One big step forward in the restoration plan is about to take place with an agreement in place with Surrey County Council to buy - for a nominal fee - some land at the northern end of the canal that would enable it to be reconnected to the River Wey at Guildford.
“The original canal was completed in four years, 200 years ago, when the only mechanical means available would have been a steam pump”
In this section residential properties have been built over the original route so the new land would enable a diversion to be built to reconnect the canal.
This scheme would also open up the possibility of allowing private craft on to the canal for the first time in decades and offer the potential for the trust to rent or lease out moorings to boost its funds.
“There is also the potential for a marina to be developed along the route,” says Talbot.
Other major work underway includes dredging of 8,500m3 of material from a section near Dunsfold Aerodrome - made famous by its use as Top Gear’s test track. Here the dredged material will be spread over a field the trust has rented for the purpose.
“Once the leaves have rotted down, the field will be more fertile than when we took possession, so the land owner is happy with the arrangement,” says Talbot.
Although a report by Atkins suggests the canal could be restored in 20 years with funding of £94M at 2007 levels (see box), Talbot believes 30 to 40 years is more realistic.
Even with the significant contribution to costs from volunteers, there are still the challenges of fund raising, planning issues and land ownership to overcome.
“It is a salutary lesson to reflect that Josias Jessop - son of the illustrious William Jessop - and May Upton completed the original canal in a mere four years, some 200 years ago, when the only mechanical means available would have been a steam pump,” says Talbot.
A passage to restoration
The canal was once almost 37km long and was built between 1813 and 1816 as route to transfer materials from London to the south coast without having to go by sea and run the gauntlet of the English Channel with the risk of running into Napoleon’s forces gathered there.
The canal created the possibility of supplies reaching the coast in two days rather than several weeks at sea.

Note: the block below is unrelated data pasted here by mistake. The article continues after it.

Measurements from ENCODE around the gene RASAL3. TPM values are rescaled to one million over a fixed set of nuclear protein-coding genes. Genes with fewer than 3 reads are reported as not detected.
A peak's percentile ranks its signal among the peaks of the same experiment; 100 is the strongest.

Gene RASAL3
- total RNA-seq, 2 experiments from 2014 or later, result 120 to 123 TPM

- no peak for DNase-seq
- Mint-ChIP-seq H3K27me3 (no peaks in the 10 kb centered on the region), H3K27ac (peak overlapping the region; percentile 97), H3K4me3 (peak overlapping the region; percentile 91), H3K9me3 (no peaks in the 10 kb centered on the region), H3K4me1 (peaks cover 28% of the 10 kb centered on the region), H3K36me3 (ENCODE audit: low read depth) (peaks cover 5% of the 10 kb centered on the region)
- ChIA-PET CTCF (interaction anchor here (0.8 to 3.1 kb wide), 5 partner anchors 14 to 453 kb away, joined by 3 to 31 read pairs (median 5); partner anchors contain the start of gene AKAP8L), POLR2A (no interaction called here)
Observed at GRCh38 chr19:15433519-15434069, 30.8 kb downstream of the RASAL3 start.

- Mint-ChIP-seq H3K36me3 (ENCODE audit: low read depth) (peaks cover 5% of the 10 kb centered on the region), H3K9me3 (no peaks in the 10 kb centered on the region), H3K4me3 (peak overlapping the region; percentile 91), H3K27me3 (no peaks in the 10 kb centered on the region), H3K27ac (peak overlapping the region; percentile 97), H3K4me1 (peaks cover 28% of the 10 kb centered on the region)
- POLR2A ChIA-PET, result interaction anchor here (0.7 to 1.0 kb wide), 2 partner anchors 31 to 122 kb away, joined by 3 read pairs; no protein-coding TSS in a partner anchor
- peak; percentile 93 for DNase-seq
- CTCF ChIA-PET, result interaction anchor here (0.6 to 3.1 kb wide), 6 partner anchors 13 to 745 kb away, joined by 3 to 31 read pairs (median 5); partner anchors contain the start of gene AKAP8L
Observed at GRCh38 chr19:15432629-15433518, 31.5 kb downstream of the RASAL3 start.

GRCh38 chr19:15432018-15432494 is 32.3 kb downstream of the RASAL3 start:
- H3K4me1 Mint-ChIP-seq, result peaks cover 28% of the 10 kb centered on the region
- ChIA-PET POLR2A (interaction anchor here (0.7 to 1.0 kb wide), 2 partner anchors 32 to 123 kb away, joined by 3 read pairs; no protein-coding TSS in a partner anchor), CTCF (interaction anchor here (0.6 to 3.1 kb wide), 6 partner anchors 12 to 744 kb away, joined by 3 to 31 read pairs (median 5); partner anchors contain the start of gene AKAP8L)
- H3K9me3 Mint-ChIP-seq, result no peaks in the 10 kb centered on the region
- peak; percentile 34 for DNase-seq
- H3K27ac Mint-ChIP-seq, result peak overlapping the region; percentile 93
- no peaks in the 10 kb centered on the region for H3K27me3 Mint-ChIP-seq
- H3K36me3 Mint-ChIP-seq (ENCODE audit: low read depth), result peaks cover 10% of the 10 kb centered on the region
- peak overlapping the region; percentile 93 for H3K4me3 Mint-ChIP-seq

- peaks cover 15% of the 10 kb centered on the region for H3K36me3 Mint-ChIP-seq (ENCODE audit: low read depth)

It fell into disuse in the 1870s partly because England was at peace with France, partly because railways had started to be developed and also because the canal suffered from technical problems and the summit of the route just south of Cranleigh was sometimes dry for weeks at a time over the summer months.
Work on restoring the canal started in 1971 but progress has been slow for several reasons: the work is being undertaken by volunteers, it is funded through donations, and because of land ownership issues.
So far around a third of the canal has been restored but not all of the sections are connected yet, so day cruises currently only run from Loxwood.
A report by Atkins in 2006 suggested that it would take another 20 years to restore the full route at a cost of £94M, but that with the benefit of a volunteer workforce the cost would be nearer £64M.
To achieve this, Atkins said the Wey & Arun Canal Trust should work on three major projects and several smaller ones at a time rather than focusing its efforts on one area.
Geotechnical engineer John Talbot is the man charged with ramping up the work, although it is supposed to be his retirement project as he took on the role of chief engineer after retiring from Hyder in 2009.
“The Wey and Arun is being restored as a broad beam canal with locks widened as they are rebuilt as part of the initiative to create a navigable waterway from Kendal in Cumbria to the south coast of England,” says Talbot. In addition to the funding, planning and land ownership issues, the trust also has to consider the environmental implications of the restoration work.
The River Arun to the south is a Site of Special Scientific Interest (SSSI) and the canal runs through three woodlands that are classified as SSSIs.
To the north the canal runs close to the Cranleigh Stream, a tributary of the Wey, which connects to the Thames and connection of the canal would create a pathway for American Crayfish and Zander to enter the canal, potentially putting the Arun’s waters at risk.
“We need to keep the waters separate and we are looking at the options available,” says Talbot. “A dry dock or boat lift between the two sections could provide a solution but both still carry environmental risks.”